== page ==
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Friday, June 01, 2007

Forget security and privacy: Focus on trust

Security and privacy are bad words with bad histories, evoking bad connotations with most enterprise stakeholders.  For companies to succeed at safeguarding their data, these words must go away.  Information security and privacy protections as we know them today are a response to the ills that have befallen enterprises over time.  Enterprises experience a problem or incident and don’t want it to happen again, so they find the most practical way to eliminate it or mitigate against it.  As a result, security and privacy practices tend to be restrictive.  Every organization uniquely figures out where best to place them-so long as the chief executive doesn’t have to be too bothered.  As a consequence, neither security nor privacy has been associated with the positives of most institutions or with their strategically important initiatives.  They are clearly not viewed as activities that will help enterprises gain market position, enhance their reputations or provide competitive advantage.

Money and investments focused on security and privacy are most often viewed as insurance premiums-to be kept to a minimum consistent with the negative risk experience of each institution.  Such spending is certainly not perceived as an investment for winning stakeholders, sustaining excellence or achieving market leadership.

But today’s world, where an increasing majority of institutions do business online using telecommunications networks that span the globe, security and privacy protections expressed in negative terms don’t make the grade.  They must adopt an approach based on winning the trust of all stakeholders-customers, employees, channel partners, contractors, vendors and shareholders all.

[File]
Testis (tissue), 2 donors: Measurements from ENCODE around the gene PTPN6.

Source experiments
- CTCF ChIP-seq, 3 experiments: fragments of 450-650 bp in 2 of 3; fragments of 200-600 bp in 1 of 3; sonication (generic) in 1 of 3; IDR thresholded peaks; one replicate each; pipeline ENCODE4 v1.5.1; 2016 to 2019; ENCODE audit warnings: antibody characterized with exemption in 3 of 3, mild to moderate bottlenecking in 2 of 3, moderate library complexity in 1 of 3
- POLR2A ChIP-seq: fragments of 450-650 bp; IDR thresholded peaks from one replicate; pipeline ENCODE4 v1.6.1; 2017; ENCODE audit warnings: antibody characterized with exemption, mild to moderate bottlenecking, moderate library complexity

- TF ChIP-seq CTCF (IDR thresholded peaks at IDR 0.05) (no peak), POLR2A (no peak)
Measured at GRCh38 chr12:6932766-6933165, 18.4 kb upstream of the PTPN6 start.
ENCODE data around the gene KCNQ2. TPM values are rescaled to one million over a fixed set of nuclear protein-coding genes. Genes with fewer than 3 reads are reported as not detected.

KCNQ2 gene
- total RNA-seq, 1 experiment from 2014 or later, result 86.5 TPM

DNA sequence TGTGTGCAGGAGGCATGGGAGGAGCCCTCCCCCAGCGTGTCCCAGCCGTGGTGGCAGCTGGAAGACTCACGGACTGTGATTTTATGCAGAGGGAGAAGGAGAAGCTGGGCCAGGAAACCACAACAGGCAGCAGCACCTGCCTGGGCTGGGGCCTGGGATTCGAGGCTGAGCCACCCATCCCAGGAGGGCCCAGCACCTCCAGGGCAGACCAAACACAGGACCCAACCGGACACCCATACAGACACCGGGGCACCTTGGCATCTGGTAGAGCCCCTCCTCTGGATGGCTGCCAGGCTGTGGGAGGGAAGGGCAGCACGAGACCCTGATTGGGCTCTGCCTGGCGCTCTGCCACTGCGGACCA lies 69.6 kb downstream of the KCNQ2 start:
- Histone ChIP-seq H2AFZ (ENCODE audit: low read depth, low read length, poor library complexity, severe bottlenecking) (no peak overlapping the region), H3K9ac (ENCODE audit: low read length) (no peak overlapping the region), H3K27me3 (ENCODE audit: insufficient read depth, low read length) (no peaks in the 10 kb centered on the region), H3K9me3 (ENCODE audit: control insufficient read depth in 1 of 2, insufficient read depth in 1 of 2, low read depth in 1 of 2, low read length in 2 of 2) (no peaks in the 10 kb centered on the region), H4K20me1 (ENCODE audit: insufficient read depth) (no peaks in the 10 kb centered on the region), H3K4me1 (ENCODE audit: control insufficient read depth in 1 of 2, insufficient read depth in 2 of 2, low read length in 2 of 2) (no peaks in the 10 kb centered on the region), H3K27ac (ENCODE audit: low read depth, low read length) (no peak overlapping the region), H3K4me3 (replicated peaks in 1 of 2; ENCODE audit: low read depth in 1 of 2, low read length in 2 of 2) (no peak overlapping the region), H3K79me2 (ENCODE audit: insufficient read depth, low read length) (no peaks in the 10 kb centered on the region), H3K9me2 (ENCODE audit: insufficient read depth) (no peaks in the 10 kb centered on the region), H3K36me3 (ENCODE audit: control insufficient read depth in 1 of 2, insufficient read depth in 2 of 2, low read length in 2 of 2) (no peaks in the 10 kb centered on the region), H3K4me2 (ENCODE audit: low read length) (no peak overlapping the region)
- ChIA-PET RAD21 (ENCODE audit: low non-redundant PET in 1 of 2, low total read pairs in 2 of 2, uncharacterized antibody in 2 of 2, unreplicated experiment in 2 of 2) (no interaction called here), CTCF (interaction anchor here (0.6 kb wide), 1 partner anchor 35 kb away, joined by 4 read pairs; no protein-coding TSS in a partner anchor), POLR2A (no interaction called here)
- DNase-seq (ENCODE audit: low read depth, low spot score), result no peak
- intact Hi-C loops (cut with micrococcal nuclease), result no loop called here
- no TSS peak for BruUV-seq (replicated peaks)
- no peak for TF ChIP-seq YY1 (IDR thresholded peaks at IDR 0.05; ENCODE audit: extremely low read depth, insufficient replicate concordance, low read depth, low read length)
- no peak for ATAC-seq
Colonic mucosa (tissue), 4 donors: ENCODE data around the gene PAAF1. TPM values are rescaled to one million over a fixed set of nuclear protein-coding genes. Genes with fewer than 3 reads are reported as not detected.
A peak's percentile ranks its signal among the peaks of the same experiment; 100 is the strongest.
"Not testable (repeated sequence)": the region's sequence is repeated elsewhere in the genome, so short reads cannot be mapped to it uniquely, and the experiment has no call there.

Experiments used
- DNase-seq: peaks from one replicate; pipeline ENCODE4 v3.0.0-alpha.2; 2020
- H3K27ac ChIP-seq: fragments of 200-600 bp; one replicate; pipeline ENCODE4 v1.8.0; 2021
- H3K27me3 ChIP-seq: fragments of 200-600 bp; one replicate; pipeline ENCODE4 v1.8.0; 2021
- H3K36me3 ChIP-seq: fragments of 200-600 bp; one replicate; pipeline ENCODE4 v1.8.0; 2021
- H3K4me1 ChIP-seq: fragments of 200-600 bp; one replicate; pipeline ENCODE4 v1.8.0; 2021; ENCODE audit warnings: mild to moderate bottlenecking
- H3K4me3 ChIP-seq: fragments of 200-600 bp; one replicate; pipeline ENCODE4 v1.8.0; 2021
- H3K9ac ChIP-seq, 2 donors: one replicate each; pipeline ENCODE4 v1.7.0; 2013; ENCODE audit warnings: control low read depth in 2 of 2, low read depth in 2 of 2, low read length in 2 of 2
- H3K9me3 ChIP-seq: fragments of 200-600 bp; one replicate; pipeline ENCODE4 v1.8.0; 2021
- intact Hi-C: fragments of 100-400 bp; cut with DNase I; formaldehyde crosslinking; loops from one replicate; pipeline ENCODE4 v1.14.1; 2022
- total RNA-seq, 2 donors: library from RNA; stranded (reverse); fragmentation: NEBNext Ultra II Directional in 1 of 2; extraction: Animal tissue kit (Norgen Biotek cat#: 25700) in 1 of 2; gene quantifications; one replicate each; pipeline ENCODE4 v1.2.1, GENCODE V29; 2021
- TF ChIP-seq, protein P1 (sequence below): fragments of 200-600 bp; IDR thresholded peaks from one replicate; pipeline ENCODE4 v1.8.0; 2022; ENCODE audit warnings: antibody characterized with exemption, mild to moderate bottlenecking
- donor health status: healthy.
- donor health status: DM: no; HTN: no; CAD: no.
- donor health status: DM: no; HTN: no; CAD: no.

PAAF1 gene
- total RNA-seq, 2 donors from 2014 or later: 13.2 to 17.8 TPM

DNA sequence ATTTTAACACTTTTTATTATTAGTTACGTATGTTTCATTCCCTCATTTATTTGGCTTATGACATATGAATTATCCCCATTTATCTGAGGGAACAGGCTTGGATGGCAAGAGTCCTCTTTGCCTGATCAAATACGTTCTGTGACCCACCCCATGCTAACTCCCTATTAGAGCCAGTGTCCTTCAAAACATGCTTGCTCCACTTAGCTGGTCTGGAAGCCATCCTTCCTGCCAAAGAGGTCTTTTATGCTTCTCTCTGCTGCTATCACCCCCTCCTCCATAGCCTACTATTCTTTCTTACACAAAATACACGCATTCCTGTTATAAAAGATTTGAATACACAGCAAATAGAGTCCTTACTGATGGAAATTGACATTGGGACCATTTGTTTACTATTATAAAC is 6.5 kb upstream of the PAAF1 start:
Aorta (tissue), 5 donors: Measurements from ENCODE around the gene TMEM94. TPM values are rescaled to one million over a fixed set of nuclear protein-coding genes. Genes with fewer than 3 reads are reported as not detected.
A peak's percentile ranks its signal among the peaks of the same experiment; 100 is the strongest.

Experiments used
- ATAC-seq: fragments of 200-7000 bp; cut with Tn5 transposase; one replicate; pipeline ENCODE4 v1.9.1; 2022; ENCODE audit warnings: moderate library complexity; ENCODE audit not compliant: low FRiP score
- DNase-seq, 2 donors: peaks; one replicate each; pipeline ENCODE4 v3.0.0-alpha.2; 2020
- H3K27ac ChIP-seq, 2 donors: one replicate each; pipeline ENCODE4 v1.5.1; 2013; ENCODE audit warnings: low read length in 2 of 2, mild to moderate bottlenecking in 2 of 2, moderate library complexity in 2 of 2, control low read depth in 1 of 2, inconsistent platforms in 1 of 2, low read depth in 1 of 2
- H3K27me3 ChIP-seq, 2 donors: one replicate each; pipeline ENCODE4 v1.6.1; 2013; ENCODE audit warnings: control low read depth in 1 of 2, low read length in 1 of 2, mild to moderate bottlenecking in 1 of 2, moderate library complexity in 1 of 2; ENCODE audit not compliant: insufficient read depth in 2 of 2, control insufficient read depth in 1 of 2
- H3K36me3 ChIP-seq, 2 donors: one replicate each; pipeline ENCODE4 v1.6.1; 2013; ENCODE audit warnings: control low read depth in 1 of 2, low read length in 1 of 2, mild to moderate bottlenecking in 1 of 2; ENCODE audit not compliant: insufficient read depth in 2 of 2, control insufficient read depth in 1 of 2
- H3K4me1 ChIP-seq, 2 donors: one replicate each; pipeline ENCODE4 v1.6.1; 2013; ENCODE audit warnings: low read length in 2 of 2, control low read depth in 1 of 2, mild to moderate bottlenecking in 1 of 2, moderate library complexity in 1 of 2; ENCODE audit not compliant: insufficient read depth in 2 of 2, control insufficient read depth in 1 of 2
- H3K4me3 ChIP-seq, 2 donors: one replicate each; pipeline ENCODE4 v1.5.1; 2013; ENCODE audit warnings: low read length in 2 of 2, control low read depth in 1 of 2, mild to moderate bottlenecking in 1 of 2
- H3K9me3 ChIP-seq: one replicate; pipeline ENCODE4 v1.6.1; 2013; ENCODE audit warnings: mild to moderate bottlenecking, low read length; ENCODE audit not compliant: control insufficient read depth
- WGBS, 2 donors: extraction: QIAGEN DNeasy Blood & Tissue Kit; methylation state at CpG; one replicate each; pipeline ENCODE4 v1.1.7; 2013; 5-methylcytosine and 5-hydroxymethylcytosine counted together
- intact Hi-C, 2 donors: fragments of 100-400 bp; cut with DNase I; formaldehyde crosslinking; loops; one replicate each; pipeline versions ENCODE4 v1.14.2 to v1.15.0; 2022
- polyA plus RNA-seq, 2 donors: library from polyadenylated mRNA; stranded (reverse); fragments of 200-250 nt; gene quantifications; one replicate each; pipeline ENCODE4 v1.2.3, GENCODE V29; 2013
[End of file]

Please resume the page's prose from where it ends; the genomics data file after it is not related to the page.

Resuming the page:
Trust means stakeholders feel safe in the hands of these enterprises and are confident in the secure delivery of their products and services along with protection of their private information.  Given the status of security and privacy today, the CIO is most often anointed as enterprise information security and privacy champion.  When stakeholders’ experiences with an institution consistently meet or exceed their expectations, these experiences build awareness, then breed familiarity and finally, earn trust-which inevitably translates into profit.

Amex provided its card members and service establishments with, at the time, a revolutionary new way to do business: They could execute secure and private financial transactions anytime anywhere in the world.  The linchpin of this model was and is the magnetic-striped card that identifies and validates individual card members and other authorized stakeholders to use the integrated global network.

A trust-based business model is also a natural extension of enterprises’ commitment to compliance with Sarbanes-Oxley (SOX) regulations and the transparency that results.  They need to create incentives for their executive management to create an operating model that earns stakeholders’ trust.  Companies will use trust to forge new alliances with stakeholders by guaranteeing secure and private interoperability.  And in doing so, companies will define competitive success in a global online real-time marketplace.

Posted on 06/01